After decades of writing excellent material for many acclaimed TV series like The Walking Dead, Outlander and Battlestar Galactica composer Bear McCreary has finally made his foray in to the world of big budget blockbuster films with Michael Dougherty’s Godzilla: King of the Monsters. And holy hell, nothing prepared me for what McCreary had done here. This is as good as any monster film score would ever get. Period. Paying homage to the original themes of the franchise composed by Akira Ifukube and adding his own twist to them, McCreary truly knocked it out of the park here. Just listen to the very first track of the album featuring the vocals of System of a Down front-man Serj Tankian and you’ll see what I’m talking about. Big, bold and bombastic the epic scale of this score cannot be denied and if there was one redeeming aspect of the entire film if would be McCreary’s score for it. It’s ‘that’ good. So, here’s hoping that this new decade will afford many more opportunities for this extremely talented film composer, to flourish and soar.
Album Highlights: Godzilla Main Titles, Rise of Ghidorah, The Hollow Earth, Mothra’s Song
Star Wars: The Rise of Skywalker (John Williams)
2019’s The Rise of Skywalker marks John Williams’ last foray into the Star Wars universe. Take a long hard moment and let that sink in. To say that maestro John Williams created history when he composed the score for A New Hope, is an understatement of monumental proportions. And here we are 42 years later bidding farewell to this talented composer’s stunning legacy, with The Rise of Skywalker. Williams’ scores for the new Disney era productions are not quite up there along with his efforts for the original trilogy or its prequels but dang, it’s still glorious to listen to this guy work his magic. Here he revisits all major themes of the franchise whilst seamlessly interweaving the new motifs in to the scores tapestry effortlessly. Reflecting the darker narrative trajectory of the film the music composed by Williams too, here is much darker and ominous than its predecessors, perfectly complimenting what is transpiring onscreen. Thank you for the music once again Mr. Williams. It’s been one hell of a ride.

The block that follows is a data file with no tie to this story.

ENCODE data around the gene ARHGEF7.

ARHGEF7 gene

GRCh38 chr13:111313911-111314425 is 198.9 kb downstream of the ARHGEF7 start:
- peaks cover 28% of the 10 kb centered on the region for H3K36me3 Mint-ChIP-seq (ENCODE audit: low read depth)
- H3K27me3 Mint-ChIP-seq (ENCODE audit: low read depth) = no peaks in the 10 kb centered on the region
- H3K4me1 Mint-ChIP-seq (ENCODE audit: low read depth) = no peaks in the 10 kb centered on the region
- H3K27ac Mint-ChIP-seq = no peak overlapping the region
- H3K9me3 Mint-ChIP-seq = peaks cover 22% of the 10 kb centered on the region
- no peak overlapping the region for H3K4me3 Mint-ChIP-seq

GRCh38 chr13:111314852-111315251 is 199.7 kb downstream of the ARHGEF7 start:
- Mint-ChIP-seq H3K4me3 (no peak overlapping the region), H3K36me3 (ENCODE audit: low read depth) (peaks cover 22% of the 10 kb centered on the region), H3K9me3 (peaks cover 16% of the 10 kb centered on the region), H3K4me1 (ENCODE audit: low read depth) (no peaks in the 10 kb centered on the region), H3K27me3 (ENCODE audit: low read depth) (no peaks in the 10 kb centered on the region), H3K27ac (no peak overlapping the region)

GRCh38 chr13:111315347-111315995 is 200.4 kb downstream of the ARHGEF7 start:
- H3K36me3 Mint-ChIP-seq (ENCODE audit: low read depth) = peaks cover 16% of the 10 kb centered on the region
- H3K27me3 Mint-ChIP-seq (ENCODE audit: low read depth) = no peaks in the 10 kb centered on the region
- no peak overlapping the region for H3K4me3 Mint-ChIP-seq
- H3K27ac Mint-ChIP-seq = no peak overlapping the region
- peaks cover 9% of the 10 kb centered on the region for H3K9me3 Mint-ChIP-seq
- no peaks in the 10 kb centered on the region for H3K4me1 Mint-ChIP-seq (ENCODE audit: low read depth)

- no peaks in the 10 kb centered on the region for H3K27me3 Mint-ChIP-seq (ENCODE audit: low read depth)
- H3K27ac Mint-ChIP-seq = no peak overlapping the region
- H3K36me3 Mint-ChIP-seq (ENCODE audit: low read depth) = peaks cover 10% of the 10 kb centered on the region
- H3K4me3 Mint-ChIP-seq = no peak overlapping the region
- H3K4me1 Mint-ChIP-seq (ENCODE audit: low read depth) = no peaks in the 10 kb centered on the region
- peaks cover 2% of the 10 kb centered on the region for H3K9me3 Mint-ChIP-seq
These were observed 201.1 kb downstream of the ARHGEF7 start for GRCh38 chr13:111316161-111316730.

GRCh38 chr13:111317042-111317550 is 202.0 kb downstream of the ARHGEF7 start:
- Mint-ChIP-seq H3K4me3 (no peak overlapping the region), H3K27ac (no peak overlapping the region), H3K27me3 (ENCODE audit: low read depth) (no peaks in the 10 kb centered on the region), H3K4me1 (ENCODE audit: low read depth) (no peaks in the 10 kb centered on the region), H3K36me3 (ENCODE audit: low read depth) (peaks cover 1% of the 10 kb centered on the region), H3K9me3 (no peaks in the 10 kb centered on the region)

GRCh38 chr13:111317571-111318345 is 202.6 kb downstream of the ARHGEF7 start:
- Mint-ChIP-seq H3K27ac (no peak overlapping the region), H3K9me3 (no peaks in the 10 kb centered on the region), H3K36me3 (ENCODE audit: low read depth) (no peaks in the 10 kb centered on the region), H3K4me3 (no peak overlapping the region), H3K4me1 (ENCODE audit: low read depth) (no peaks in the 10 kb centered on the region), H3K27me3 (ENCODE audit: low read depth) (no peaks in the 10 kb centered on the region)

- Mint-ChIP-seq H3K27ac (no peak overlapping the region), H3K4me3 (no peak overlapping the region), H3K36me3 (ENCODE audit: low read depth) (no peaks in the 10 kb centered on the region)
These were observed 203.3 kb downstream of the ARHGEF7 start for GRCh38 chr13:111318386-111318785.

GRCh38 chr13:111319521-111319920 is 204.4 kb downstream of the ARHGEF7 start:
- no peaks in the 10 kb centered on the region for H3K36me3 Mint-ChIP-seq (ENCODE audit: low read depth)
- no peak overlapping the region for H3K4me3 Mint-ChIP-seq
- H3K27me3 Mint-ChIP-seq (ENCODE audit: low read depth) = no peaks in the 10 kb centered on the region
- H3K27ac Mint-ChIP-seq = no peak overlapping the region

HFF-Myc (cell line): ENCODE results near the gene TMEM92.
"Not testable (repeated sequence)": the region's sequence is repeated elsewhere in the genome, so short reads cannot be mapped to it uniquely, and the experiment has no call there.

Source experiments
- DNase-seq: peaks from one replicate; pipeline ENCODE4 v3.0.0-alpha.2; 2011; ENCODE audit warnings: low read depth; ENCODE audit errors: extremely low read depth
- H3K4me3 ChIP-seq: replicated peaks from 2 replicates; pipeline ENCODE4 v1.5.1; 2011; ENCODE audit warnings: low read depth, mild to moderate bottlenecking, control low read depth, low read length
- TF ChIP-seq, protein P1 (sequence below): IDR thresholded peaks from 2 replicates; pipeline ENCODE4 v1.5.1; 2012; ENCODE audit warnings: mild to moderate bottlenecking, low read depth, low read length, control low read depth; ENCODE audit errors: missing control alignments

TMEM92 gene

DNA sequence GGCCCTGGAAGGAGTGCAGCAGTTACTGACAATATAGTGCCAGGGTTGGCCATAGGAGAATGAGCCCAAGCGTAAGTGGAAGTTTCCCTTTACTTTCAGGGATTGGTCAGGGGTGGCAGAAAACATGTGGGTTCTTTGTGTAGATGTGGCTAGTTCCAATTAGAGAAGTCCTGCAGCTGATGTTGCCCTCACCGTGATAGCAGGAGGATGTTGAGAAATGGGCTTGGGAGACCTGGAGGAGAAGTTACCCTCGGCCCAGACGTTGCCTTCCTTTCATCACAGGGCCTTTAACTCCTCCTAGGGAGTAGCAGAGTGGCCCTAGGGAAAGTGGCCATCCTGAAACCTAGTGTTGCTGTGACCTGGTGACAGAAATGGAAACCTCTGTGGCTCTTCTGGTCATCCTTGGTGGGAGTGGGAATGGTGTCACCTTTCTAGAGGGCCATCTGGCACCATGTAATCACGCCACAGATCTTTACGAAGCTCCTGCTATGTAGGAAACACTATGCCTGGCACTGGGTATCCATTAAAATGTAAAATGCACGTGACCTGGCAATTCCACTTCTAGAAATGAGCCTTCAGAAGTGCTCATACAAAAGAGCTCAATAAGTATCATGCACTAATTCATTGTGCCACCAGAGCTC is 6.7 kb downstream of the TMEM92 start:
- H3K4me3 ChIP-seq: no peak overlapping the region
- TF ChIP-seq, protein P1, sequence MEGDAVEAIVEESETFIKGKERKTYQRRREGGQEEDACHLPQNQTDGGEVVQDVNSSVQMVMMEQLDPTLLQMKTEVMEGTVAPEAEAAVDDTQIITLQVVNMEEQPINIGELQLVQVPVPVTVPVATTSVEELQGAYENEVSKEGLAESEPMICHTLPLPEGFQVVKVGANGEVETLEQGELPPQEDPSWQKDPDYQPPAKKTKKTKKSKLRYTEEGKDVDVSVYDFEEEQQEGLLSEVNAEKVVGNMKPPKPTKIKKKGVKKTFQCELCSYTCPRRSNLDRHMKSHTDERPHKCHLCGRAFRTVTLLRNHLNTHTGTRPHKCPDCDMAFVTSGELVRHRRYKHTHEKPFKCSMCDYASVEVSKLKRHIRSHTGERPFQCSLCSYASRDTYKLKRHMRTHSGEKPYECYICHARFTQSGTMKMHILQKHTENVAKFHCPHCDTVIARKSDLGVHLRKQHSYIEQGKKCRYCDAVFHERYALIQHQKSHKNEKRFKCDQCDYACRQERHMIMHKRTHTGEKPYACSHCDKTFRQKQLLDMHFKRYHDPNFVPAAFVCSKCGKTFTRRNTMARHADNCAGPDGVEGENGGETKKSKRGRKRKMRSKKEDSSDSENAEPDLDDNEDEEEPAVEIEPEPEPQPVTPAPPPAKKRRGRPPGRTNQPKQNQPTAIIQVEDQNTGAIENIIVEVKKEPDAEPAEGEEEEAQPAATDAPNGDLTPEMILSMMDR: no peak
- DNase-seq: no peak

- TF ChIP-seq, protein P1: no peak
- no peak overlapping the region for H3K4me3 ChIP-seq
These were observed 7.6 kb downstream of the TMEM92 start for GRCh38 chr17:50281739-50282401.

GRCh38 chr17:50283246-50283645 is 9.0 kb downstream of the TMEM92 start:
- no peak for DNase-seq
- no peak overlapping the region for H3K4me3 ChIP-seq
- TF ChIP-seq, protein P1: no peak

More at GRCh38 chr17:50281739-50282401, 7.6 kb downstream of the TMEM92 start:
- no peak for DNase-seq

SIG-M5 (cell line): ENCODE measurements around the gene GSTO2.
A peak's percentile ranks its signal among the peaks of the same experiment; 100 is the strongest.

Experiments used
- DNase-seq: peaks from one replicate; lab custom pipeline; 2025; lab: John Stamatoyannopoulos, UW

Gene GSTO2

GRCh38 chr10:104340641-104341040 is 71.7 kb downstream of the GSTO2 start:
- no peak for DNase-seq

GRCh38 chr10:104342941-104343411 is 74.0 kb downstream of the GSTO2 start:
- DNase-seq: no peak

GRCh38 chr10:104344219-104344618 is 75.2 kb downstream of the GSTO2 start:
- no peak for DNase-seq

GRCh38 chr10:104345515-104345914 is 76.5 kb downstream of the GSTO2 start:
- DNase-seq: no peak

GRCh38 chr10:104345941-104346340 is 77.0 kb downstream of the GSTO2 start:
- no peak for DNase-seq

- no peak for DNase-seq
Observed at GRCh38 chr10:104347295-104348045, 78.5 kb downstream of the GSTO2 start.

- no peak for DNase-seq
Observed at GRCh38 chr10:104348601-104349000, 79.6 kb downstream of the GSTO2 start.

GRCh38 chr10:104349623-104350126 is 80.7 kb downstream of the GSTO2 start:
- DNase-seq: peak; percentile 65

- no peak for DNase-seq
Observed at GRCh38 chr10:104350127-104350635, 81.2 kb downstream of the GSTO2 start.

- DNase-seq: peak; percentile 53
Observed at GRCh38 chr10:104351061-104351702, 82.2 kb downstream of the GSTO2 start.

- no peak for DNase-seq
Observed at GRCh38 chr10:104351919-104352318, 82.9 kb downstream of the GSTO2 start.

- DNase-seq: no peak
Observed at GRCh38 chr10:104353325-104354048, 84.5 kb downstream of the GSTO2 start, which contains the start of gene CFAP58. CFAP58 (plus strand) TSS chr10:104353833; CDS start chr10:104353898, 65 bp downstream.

Album Highlights: Rise of Skywalker, Journey to Exegol, Reunion, Finale
Avengers: Endgame (Alan Silvestri)
Veteran composer Alan Silvestri’s contribution to the soundscape of the MCU is still what remains the most recognizable, even after a decade later. Commencing with Captain America: The First Avenger in 2010, Silvestri went on to compose The Avengers two years later. Barring the rather forgettable score for Age of Ultron by Danny Elfman and Brian Tyler, Silvestri returned to score the subsequent Avengers films – Infinity War and Endgame – a few years later. While Endgame isn’t quite up there with its predecessor it’s still a damn fine score, which pays homage and revisits previous themes established in the previous Avenger films. Silvestri’s music perfectly compliments the emotional story arcs of our eponymous heroes and truly packs a poignant punch when it needs to, but where he truly excels is in scoring gargantuan action set pieces and there’s no one that can best him at it. In the end, Avengers: Endgame is more than a worthy musical send off one of modern cinemas most ambitious projects. Keep ‘em coming Marvel, but please don’t lose sight of Mr. Silvestri…whatever you do.
Album Highlights: Totally fine, Portals, The Real Hero, Main on End
Click below to continue on to the second page…